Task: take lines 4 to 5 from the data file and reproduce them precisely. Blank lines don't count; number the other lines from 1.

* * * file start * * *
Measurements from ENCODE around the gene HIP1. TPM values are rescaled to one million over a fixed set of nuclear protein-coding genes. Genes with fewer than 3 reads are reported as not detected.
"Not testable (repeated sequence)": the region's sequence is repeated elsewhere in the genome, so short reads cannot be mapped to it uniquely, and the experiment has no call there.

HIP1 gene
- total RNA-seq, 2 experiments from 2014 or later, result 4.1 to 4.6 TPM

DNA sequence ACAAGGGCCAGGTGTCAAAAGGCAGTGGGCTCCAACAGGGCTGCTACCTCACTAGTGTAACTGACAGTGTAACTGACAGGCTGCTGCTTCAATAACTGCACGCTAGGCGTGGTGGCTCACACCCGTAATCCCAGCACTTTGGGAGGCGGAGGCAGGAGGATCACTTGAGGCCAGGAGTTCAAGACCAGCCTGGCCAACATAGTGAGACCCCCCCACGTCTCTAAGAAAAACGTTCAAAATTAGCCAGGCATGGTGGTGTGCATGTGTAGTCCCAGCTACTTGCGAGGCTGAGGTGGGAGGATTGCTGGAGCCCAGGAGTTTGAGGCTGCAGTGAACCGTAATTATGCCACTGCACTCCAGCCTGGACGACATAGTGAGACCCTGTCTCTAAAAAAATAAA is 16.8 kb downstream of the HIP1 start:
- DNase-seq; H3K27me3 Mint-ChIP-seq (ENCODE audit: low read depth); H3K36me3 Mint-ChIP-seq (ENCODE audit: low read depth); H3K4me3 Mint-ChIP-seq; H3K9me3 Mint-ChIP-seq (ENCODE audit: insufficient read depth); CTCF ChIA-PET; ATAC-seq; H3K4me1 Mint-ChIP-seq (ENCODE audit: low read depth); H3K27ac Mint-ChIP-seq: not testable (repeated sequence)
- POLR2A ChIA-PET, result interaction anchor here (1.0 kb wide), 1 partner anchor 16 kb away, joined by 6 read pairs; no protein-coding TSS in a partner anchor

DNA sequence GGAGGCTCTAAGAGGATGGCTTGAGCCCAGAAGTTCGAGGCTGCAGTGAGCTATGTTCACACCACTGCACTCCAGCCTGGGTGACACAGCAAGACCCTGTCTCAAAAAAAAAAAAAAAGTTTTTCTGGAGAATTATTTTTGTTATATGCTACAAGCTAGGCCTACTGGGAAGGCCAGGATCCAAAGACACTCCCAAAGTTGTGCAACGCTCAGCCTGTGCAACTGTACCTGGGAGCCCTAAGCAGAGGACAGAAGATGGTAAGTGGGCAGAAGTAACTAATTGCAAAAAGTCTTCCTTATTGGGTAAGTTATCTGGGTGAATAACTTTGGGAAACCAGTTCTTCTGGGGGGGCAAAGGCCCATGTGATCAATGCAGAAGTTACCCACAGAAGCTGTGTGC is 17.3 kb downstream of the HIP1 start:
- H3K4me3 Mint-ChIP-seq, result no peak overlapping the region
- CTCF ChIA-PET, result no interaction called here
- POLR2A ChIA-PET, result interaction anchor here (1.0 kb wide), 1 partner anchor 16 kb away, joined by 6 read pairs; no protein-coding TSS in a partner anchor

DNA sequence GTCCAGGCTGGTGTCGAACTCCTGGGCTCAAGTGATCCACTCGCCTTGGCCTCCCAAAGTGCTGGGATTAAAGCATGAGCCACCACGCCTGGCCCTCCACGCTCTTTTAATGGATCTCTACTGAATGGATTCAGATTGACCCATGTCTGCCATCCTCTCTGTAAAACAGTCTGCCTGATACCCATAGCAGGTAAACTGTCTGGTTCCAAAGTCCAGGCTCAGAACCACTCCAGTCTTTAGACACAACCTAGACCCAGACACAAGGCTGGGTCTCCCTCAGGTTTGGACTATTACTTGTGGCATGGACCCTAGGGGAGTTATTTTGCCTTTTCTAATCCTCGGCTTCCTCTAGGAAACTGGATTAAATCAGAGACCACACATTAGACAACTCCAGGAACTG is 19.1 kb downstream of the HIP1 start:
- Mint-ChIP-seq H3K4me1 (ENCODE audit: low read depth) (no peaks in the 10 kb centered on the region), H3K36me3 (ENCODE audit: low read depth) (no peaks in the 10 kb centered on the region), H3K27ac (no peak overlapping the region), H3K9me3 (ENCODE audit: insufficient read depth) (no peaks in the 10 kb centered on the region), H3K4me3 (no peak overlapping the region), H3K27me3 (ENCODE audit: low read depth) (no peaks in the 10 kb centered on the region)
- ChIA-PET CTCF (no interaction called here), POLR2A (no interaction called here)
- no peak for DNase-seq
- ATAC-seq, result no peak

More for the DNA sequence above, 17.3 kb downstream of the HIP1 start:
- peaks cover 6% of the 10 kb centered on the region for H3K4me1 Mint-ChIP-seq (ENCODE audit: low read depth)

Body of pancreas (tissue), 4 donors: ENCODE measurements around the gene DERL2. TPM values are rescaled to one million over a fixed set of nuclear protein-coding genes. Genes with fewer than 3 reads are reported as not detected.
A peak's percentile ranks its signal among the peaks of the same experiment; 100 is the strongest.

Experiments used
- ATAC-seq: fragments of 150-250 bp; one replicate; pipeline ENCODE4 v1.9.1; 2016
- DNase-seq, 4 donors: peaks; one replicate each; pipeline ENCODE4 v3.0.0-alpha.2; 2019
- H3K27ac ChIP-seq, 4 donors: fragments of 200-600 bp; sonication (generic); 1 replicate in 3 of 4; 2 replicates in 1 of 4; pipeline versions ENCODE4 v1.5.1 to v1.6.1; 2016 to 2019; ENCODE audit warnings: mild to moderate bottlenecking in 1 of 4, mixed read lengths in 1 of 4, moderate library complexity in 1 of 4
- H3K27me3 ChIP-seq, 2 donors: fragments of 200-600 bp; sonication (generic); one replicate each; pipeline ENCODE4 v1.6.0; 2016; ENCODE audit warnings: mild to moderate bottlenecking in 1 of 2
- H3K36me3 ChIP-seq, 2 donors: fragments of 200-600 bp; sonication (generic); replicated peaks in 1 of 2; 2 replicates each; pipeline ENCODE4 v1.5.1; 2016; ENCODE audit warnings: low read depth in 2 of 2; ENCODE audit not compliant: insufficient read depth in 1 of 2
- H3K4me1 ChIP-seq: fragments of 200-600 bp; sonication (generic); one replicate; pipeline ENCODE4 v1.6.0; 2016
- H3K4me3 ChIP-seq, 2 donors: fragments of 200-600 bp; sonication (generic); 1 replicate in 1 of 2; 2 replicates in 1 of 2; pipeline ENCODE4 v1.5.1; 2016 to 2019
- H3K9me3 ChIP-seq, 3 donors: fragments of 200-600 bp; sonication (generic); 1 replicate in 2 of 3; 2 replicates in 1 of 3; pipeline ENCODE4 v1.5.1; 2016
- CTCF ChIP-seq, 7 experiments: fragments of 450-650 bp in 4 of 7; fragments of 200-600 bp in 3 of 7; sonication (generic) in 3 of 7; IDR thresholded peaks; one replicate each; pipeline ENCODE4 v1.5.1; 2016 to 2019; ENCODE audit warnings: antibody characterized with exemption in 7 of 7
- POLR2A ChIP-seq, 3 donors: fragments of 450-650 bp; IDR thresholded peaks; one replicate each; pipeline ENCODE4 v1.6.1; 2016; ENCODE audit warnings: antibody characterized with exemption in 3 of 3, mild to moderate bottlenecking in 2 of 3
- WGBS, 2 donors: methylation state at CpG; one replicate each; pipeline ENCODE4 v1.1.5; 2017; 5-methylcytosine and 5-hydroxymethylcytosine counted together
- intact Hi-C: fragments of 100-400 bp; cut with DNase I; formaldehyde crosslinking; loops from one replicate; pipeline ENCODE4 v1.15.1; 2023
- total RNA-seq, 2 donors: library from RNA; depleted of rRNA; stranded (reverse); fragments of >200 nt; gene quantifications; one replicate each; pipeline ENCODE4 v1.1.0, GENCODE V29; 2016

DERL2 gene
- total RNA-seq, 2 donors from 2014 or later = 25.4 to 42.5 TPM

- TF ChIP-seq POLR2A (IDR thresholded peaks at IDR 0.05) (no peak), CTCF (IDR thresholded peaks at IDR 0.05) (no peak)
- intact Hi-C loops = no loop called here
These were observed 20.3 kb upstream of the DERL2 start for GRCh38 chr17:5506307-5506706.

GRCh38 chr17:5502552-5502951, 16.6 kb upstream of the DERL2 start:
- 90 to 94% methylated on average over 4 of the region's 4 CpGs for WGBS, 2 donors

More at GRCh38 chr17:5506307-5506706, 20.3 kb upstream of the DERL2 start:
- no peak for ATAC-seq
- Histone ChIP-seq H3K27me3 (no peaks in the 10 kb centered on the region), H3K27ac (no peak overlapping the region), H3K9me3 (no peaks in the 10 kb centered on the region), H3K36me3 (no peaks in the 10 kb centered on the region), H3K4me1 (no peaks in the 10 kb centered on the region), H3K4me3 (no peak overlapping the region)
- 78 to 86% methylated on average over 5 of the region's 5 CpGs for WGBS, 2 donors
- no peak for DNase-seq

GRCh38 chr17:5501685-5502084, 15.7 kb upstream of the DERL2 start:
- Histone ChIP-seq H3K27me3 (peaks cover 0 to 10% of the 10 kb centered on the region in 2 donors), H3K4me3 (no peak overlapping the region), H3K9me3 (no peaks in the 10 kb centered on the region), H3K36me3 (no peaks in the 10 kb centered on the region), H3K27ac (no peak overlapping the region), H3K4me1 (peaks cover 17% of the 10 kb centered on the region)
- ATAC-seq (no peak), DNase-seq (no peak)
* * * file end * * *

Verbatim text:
- total RNA-seq, 2 experiments from 2014 or later, result 4.1 to 4.6 TPM

DNA sequence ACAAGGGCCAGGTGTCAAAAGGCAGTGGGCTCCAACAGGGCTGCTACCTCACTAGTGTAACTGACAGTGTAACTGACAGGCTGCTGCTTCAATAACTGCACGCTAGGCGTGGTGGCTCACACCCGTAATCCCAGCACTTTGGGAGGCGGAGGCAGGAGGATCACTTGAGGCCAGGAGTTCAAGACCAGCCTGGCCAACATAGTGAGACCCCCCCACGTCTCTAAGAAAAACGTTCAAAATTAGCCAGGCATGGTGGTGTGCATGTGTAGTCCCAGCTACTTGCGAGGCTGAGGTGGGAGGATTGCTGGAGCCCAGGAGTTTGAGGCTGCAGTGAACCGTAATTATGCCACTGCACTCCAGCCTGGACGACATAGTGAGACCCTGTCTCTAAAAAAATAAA is 16.8 kb downstream of the HIP1 start: